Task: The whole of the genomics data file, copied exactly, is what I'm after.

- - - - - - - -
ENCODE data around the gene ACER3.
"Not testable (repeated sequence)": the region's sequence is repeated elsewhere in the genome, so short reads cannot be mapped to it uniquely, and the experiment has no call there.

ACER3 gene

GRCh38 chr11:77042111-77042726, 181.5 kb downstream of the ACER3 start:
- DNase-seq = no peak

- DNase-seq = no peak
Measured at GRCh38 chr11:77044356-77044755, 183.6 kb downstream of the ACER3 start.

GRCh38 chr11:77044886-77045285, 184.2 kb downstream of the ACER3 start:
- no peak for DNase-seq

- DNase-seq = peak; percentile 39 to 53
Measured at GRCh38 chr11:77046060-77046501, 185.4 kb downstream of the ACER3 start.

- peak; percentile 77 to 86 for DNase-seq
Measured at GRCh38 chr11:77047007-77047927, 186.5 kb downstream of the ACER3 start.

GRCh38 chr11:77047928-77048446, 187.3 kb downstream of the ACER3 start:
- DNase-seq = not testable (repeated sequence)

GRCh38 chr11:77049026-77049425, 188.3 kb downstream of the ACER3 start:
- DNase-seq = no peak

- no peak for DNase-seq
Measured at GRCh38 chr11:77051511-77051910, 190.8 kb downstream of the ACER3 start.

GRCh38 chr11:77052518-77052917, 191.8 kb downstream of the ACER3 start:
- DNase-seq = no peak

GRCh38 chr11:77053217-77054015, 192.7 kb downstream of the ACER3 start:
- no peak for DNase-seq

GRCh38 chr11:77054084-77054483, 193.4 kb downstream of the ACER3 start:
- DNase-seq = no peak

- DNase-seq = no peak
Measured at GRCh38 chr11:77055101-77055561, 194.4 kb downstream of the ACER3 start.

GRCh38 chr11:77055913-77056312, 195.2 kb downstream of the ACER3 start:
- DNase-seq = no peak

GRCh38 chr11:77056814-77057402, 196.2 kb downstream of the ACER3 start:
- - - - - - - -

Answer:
ENCODE data around the gene ACER3.
"Not testable (repeated sequence)": the region's sequence is repeated elsewhere in the genome, so short reads cannot be mapped to it uniquely, and the experiment has no call there.

ACER3 gene

GRCh38 chr11:77042111-77042726, 181.5 kb downstream of the ACER3 start:
- DNase-seq = no peak

- DNase-seq = no peak
Measured at GRCh38 chr11:77044356-77044755, 183.6 kb downstream of the ACER3 start.

GRCh38 chr11:77044886-77045285, 184.2 kb downstream of the ACER3 start:
- no peak for DNase-seq

- DNase-seq = peak; percentile 39 to 53
Measured at GRCh38 chr11:77046060-77046501, 185.4 kb downstream of the ACER3 start.

- peak; percentile 77 to 86 for DNase-seq
Measured at GRCh38 chr11:77047007-77047927, 186.5 kb downstream of the ACER3 start.

GRCh38 chr11:77047928-77048446, 187.3 kb downstream of the ACER3 start:
- DNase-seq = not testable (repeated sequence)

GRCh38 chr11:77049026-77049425, 188.3 kb downstream of the ACER3 start:
- DNase-seq = no peak

- no peak for DNase-seq
Measured at GRCh38 chr11:77051511-77051910, 190.8 kb downstream of the ACER3 start.

GRCh38 chr11:77052518-77052917, 191.8 kb downstream of the ACER3 start:
- DNase-seq = no peak

GRCh38 chr11:77053217-77054015, 192.7 kb downstream of the ACER3 start:
- no peak for DNase-seq

GRCh38 chr11:77054084-77054483, 193.4 kb downstream of the ACER3 start:
- DNase-seq = no peak

- DNase-seq = no peak
Measured at GRCh38 chr11:77055101-77055561, 194.4 kb downstream of the ACER3 start.

GRCh38 chr11:77055913-77056312, 195.2 kb downstream of the ACER3 start:
- DNase-seq = no peak

GRCh38 chr11:77056814-77057402, 196.2 kb downstream of the ACER3 start: